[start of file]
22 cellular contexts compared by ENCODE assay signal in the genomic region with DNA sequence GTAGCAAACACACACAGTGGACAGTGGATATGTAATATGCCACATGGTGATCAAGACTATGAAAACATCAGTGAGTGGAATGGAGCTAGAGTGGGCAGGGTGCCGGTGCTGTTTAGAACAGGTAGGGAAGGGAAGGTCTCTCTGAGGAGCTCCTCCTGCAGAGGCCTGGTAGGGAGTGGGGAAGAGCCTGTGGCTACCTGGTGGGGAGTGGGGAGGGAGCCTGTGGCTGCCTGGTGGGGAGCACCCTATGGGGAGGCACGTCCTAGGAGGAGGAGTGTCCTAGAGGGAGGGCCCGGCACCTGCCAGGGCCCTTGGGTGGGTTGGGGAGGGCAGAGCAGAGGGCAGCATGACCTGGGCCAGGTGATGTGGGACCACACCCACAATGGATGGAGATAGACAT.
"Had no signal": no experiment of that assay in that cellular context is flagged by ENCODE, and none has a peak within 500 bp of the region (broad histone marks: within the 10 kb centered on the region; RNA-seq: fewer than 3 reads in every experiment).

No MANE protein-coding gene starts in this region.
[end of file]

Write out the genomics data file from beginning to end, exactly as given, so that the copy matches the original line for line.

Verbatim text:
22 cellular contexts compared by ENCODE assay signal in the genomic region with DNA sequence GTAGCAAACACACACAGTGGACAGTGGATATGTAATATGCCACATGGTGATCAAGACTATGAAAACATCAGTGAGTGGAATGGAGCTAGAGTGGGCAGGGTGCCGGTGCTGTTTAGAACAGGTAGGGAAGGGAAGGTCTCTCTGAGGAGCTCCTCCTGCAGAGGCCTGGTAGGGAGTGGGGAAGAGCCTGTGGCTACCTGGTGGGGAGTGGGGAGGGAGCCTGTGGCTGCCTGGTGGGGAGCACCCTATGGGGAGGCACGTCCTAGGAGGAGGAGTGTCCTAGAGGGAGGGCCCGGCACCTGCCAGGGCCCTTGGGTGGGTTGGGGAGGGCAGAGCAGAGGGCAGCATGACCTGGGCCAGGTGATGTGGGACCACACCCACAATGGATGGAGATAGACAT.
"Had no signal": no experiment of that assay in that cellular context is flagged by ENCODE, and none has a peak within 500 bp of the region (broad histone marks: within the 10 kb centered on the region; RNA-seq: fewer than 3 reads in every experiment).

No MANE protein-coding gene starts in this region.